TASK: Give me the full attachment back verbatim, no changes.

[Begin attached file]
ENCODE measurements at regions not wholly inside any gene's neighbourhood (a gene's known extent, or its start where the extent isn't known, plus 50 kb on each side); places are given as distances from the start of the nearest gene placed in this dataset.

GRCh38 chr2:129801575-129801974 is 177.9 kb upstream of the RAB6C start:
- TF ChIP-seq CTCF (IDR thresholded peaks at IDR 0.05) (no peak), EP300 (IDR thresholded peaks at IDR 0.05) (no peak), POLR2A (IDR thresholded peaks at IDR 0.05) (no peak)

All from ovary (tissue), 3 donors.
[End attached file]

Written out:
ENCODE measurements at regions not wholly inside any gene's neighbourhood (a gene's known extent, or its start where the extent isn't known, plus 50 kb on each side); places are given as distances from the start of the nearest gene placed in this dataset.

GRCh38 chr2:129801575-129801974 is 177.9 kb upstream of the RAB6C start:
- TF ChIP-seq CTCF (IDR thresholded peaks at IDR 0.05) (no peak), EP300 (IDR thresholded peaks at IDR 0.05) (no peak), POLR2A (IDR thresholded peaks at IDR 0.05) (no peak)

All from ovary (tissue), 3 donors.